External wall insulation is a great alternative when looking to improve the insulation of a building, reducing heat loss and improving the building envelope.
630 properties in Leeds will see improvements in their energy and thermal efficiency thanks to a £9.6million grant from the government’s Social Housing Decarbonisation Fund. The funding will be used to improve some of the council’s least insulated properties in some of Leeds’ most vulnerable communities. The properties identified will benefit from the installation of external wall insulation, reroofing, roof insulation and provision of ventilation.
Leeds has a long and successful history of improving the energy efficiency of social housing. The average council home is typically warmer than an equivalent private property, however, there are still a considerable number of less efficient properties where the council aims to focus these improvements.
Seven high-rise buildings have been identified where efficiency improvements would deliver the biggest economic and environmental benefits. The properties included in the first wave of funding will be: Lovell Park Grange, Lovell Park Heights, Lovell Park Towers, Moor Grange Court, Parkway Court, Parkway Grange and Parkway Towers. Once complete, residents living in these properties will benefit from significant reductions in heat loss, due to better insulated homes.
Leeds City Council will also contribute £12million of its own resources towards the project which will work towards the city’s ambition of being carbon neutral by 2030. In addition to the funding received by Leeds City Council, The West Yorkshire Combined Authority have attracted a further £5million which will be match funded to total £10million. This investment will further reduce carbon emissions from residential properties across the region.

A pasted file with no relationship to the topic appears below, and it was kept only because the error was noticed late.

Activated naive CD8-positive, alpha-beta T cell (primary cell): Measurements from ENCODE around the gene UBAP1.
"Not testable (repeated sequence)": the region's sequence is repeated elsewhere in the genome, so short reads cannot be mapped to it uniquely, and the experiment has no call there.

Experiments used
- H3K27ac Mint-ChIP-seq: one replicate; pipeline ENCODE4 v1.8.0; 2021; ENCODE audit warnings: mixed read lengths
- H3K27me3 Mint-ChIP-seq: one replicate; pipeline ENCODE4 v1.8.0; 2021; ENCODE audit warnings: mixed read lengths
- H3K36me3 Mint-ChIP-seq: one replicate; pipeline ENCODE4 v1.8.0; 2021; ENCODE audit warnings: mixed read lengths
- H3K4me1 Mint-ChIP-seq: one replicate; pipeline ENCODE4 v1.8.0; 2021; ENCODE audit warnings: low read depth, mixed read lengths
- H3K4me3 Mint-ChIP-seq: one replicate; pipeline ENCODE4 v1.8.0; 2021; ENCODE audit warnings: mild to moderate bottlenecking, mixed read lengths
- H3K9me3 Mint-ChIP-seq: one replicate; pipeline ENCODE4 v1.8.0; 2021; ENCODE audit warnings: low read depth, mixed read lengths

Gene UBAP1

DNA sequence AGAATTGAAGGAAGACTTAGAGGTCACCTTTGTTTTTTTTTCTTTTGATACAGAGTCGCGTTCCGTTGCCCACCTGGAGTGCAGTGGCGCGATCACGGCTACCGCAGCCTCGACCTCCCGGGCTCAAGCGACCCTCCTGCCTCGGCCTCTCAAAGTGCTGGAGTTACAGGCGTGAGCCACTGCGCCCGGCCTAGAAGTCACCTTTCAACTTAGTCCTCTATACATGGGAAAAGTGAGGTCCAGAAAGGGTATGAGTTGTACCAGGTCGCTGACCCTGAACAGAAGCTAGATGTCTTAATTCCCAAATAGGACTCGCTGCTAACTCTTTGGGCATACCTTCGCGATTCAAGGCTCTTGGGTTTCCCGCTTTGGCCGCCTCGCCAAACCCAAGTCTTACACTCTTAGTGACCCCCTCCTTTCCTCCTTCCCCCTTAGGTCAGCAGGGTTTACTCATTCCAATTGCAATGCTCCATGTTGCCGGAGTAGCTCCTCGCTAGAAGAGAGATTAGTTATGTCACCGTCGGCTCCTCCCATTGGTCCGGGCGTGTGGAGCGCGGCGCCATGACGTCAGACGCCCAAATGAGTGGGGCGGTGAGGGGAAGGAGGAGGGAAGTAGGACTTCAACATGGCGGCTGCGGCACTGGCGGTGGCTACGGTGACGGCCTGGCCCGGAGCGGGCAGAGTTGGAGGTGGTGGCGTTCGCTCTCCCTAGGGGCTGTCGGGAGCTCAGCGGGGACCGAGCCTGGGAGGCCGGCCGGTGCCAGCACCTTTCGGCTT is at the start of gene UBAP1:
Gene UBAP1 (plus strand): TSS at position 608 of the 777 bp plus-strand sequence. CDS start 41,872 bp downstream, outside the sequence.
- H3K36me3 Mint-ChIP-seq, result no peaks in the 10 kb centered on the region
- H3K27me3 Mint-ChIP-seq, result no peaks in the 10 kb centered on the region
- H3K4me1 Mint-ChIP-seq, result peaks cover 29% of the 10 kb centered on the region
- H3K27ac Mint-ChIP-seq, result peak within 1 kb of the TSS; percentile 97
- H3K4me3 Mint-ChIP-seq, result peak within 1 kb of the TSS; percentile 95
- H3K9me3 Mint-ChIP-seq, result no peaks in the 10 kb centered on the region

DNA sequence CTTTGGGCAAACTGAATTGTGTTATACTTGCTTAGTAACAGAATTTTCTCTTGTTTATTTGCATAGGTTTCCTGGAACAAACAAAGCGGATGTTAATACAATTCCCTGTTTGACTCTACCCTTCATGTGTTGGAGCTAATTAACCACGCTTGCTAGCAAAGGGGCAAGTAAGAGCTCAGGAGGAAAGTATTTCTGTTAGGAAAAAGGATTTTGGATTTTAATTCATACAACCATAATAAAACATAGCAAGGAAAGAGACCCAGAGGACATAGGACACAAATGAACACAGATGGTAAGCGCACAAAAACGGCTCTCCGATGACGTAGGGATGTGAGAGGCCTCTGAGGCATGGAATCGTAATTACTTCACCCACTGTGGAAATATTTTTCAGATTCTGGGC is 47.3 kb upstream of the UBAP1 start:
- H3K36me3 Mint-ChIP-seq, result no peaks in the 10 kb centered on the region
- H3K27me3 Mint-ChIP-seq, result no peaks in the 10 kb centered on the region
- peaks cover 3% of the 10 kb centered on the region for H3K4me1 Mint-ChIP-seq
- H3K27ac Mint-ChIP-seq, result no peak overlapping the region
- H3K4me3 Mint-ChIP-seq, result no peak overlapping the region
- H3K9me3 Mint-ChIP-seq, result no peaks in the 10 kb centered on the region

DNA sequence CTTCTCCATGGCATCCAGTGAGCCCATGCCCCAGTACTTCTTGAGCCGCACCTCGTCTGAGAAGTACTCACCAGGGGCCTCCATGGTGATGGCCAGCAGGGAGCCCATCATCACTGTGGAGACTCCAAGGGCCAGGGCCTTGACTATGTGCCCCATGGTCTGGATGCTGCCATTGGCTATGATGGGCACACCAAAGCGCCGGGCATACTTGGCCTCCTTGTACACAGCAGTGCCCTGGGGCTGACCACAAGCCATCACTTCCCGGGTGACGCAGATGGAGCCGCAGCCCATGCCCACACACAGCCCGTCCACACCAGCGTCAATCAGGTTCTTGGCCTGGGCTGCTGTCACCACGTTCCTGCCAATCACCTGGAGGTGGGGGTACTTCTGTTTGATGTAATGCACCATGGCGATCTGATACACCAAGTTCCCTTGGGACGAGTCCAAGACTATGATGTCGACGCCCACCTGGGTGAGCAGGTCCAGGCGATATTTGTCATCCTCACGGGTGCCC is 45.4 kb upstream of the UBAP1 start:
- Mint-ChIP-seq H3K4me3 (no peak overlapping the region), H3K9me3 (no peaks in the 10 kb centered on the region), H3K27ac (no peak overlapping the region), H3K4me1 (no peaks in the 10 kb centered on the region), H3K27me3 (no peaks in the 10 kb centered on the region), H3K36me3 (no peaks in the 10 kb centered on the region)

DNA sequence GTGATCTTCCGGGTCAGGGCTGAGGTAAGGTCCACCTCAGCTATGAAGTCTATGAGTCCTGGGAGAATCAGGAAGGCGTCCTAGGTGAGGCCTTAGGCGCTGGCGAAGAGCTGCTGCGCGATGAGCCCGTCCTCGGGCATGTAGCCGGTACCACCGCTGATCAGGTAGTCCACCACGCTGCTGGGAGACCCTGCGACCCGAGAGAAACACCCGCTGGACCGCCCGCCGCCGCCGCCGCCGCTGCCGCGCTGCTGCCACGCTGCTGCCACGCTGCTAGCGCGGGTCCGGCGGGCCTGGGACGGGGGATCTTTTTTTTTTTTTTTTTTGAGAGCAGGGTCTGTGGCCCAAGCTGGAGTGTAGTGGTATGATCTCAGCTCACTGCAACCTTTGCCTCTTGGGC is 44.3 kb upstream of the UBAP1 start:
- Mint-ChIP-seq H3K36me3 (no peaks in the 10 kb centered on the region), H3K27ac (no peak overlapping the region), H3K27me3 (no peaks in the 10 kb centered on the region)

Councillor Mohammed Rafique, Leeds City Council’s executive member for environment and housing said:
“I am delighted that we have received this funding from the government which can now be used to invest into homes across the city which need these improvements the most.
“Ensuring residents have a warm and safe home that they can afford to heat is a priority for the council, especially given the rising costs of energy bills which many people are facing this year; and this project will help to achieve that. It will also support the council’s commitment to invest £100million on energy efficiency upgrades to social housing by 2025 as well as the potential to generate new ‘green’ job and apprenticeship opportunities similar to those we have seen in previous council-led decarbonisation programmes.”
Councillor Helen Hayden, Leeds City Council’s executive member for infrastructure and climate said:
“Every resident in Leeds deserves to live in a warm home. By improving the energy efficiency of some of the coldest council properties in some of Leeds’ most vulnerable communities, we can help reduce fuel poverty (currently experienced by an estimated 10% of Leeds households), and help cut the city’s carbon emissions from domestic properties. It will also help us make Leeds a greener, fairer and healthier city and support local ‘green’ jobs in industries carrying out the improvements, all while supporting our ambition to become carbon neutral by 2030.”